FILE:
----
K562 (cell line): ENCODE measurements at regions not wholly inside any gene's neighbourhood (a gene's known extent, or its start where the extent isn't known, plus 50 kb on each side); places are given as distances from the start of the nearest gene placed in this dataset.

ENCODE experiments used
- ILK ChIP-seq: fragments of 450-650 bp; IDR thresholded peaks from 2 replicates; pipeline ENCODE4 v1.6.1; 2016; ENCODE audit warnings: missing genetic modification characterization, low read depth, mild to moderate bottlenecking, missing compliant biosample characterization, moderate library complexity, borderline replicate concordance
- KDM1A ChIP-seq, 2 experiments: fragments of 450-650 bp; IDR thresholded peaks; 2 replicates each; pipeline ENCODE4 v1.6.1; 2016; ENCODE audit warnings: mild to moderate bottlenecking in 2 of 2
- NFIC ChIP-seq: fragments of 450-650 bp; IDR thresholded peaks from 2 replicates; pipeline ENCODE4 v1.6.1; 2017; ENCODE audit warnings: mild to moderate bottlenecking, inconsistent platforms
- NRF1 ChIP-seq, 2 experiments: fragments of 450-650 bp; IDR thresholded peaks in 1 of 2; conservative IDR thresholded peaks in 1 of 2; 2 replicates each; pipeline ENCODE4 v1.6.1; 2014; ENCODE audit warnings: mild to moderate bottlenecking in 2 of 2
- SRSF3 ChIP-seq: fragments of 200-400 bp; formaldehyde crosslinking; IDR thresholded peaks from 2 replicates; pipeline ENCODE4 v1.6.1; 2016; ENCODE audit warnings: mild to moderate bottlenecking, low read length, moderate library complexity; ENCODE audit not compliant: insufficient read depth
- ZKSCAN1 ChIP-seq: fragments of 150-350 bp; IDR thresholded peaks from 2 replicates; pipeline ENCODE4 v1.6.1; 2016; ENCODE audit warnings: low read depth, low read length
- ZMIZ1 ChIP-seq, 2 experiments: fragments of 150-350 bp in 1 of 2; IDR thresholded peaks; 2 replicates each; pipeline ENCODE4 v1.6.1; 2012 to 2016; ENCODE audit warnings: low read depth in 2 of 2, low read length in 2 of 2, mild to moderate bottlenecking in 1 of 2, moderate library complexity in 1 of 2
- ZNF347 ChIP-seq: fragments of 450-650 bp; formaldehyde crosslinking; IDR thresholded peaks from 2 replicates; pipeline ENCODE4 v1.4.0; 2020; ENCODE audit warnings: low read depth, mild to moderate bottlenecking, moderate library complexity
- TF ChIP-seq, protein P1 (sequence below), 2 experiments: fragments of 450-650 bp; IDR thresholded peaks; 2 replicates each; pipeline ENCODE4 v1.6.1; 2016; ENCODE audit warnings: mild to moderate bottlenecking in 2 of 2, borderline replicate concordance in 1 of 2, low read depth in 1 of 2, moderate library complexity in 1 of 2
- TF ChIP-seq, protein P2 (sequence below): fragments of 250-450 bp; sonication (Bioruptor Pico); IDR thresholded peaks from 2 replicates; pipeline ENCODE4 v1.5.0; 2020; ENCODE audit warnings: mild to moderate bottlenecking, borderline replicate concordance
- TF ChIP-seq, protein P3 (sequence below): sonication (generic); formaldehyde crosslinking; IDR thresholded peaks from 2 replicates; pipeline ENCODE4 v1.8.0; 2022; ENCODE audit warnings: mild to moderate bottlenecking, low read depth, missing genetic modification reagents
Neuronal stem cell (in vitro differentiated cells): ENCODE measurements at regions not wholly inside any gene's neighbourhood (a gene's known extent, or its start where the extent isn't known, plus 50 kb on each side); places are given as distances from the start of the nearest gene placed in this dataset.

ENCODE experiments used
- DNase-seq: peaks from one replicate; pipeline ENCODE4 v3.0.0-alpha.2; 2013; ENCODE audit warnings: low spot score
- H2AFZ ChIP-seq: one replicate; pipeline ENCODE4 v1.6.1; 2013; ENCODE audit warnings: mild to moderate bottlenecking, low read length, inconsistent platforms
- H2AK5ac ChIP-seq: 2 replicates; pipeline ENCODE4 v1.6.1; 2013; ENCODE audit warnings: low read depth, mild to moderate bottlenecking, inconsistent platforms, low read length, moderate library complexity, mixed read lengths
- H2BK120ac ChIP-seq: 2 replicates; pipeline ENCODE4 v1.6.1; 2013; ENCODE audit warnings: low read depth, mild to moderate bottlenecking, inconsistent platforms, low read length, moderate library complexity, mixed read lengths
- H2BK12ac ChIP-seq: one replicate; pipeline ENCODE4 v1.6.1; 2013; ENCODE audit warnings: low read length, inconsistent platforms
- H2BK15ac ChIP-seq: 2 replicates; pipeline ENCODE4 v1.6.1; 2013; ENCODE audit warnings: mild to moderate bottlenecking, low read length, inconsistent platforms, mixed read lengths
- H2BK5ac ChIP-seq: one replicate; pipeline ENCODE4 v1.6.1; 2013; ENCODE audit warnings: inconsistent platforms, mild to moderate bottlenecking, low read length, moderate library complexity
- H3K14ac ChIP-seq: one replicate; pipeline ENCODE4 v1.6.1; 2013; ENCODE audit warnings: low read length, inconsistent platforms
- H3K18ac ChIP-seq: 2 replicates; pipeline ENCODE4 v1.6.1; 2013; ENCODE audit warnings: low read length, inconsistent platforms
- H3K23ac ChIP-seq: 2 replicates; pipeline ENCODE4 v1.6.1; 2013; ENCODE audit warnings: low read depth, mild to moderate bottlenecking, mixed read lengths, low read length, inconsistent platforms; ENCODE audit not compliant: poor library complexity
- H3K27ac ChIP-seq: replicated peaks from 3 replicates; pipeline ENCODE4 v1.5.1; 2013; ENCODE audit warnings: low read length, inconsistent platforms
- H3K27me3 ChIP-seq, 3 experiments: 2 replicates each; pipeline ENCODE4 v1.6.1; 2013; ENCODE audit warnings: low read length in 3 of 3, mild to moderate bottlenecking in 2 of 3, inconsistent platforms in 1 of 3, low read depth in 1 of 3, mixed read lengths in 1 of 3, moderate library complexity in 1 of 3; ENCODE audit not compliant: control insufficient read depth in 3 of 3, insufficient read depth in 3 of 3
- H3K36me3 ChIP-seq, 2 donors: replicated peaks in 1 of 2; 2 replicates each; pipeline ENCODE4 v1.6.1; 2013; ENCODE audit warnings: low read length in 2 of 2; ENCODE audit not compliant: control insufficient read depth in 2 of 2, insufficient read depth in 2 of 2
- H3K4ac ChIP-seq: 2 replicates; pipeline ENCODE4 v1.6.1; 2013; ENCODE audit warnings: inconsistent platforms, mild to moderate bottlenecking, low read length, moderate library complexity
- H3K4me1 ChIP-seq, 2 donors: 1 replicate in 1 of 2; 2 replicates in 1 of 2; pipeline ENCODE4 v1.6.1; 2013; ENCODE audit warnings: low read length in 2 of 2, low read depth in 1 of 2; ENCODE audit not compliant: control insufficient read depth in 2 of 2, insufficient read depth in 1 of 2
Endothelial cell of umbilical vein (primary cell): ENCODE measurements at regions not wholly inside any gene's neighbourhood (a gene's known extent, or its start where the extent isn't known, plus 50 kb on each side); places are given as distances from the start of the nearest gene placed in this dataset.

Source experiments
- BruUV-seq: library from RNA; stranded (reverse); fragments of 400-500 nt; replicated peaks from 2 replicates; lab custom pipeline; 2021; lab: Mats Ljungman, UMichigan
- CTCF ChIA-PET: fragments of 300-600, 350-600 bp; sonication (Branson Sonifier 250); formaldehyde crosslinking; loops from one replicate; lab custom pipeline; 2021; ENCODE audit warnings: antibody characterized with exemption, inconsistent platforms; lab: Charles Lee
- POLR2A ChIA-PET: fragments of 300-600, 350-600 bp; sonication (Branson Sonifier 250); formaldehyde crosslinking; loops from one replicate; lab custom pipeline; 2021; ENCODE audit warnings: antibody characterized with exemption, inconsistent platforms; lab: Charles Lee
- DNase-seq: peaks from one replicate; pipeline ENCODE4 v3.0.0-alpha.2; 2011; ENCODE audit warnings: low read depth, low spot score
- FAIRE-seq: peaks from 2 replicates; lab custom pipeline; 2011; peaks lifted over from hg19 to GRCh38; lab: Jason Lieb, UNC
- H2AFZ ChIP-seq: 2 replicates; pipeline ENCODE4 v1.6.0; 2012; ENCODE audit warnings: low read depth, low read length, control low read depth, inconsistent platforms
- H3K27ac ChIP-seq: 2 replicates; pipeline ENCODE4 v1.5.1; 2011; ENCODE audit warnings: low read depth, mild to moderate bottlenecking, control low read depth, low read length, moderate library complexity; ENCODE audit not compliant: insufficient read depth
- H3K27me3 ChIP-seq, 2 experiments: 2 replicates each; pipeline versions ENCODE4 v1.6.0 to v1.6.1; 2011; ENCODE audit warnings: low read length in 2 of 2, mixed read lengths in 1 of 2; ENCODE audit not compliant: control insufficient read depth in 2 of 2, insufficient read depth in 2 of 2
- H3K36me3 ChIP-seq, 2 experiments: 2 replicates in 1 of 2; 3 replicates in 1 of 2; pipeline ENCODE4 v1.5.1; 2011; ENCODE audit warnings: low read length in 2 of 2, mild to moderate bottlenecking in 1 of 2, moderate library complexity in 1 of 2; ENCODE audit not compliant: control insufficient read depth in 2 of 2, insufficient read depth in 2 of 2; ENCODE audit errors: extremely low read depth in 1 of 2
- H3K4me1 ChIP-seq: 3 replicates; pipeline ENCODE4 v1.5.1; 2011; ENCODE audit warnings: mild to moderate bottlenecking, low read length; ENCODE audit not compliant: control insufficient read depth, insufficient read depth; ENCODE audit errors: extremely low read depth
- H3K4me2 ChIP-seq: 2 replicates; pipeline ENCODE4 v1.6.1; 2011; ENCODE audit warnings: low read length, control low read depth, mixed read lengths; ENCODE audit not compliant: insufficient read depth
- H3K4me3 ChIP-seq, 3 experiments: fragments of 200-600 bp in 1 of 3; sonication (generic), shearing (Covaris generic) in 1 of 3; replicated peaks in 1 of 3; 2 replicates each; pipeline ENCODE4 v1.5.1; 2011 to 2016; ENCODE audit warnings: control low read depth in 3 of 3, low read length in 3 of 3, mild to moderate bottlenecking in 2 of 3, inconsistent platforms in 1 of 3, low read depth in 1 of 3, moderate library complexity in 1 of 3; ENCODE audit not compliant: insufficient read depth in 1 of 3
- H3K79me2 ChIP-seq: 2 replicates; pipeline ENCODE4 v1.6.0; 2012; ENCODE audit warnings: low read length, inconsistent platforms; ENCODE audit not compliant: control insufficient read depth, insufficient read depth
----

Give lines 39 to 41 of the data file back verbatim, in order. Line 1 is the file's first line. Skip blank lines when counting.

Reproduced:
- H3K27ac ChIP-seq: 2 replicates; pipeline ENCODE4 v1.5.1; 2011; ENCODE audit warnings: low read depth, mild to moderate bottlenecking, control low read depth, low read length, moderate library complexity; ENCODE audit not compliant: insufficient read depth
- H3K27me3 ChIP-seq, 2 experiments: 2 replicates each; pipeline versions ENCODE4 v1.6.0 to v1.6.1; 2011; ENCODE audit warnings: low read length in 2 of 2, mixed read lengths in 1 of 2; ENCODE audit not compliant: control insufficient read depth in 2 of 2, insufficient read depth in 2 of 2
- H3K36me3 ChIP-seq, 2 experiments: 2 replicates in 1 of 2; 3 replicates in 1 of 2; pipeline ENCODE4 v1.5.1; 2011; ENCODE audit warnings: low read length in 2 of 2, mild to moderate bottlenecking in 1 of 2, moderate library complexity in 1 of 2; ENCODE audit not compliant: control insufficient read depth in 2 of 2, insufficient read depth in 2 of 2; ENCODE audit errors: extremely low read depth in 1 of 2